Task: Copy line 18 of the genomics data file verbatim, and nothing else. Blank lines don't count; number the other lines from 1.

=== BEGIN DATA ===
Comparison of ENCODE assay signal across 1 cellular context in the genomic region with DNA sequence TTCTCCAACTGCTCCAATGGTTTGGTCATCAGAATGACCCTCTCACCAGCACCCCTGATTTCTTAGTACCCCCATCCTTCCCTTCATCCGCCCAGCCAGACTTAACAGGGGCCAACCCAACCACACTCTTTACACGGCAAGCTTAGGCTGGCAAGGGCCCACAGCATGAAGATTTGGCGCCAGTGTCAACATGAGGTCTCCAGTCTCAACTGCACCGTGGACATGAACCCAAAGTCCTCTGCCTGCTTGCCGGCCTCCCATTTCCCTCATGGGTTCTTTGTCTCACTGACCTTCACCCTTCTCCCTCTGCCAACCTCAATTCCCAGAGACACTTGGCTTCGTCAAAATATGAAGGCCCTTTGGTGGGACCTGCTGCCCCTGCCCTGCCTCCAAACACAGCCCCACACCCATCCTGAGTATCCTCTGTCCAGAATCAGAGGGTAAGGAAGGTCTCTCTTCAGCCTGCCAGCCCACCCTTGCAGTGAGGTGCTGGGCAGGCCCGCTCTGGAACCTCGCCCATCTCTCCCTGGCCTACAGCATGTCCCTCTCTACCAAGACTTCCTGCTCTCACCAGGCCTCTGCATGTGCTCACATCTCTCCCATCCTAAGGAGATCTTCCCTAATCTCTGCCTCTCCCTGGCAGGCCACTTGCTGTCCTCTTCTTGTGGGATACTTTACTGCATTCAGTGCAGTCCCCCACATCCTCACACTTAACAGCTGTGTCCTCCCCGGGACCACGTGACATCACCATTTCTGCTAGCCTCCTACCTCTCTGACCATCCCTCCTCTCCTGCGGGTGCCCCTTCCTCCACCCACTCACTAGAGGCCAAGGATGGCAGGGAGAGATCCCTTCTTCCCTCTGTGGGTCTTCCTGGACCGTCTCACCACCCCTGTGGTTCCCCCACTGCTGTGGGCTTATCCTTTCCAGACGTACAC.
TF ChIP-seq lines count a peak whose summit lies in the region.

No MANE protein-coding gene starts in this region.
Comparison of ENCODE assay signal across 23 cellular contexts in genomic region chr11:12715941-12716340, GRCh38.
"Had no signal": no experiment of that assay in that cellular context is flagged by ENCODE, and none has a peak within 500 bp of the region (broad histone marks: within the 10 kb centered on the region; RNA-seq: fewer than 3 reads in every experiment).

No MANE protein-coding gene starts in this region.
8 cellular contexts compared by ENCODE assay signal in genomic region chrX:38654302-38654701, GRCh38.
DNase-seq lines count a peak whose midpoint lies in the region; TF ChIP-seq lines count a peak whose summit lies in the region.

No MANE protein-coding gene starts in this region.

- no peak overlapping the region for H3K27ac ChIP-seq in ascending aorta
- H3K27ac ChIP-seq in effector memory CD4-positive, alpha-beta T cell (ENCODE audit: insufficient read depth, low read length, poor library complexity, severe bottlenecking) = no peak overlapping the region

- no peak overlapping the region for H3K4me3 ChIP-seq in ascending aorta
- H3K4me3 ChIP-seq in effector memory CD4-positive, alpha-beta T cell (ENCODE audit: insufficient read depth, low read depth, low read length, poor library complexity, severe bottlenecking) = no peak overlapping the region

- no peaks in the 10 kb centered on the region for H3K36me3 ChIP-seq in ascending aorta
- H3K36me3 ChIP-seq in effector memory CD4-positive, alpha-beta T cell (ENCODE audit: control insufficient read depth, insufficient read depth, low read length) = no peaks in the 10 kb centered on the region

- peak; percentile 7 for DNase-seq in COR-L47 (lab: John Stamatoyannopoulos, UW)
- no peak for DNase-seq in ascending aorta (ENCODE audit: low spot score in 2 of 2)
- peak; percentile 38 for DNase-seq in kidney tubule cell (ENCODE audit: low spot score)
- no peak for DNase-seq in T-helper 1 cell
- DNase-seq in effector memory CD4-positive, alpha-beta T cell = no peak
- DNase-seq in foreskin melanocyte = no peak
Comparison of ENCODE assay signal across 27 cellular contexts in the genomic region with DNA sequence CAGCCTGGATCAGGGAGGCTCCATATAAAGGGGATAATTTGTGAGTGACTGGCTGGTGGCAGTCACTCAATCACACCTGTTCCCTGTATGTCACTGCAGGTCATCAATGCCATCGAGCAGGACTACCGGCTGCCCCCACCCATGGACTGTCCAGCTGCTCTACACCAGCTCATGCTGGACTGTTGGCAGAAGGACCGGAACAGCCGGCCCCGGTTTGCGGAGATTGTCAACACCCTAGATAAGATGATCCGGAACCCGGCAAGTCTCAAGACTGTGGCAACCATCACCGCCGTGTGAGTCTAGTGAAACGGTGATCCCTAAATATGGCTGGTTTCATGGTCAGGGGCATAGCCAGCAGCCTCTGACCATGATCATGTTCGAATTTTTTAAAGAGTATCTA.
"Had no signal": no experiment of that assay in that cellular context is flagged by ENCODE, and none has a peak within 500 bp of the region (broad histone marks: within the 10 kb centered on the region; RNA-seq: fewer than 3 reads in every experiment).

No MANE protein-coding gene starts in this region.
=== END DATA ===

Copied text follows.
- peak; percentile 38 for DNase-seq in kidney tubule cell (ENCODE audit: low spot score)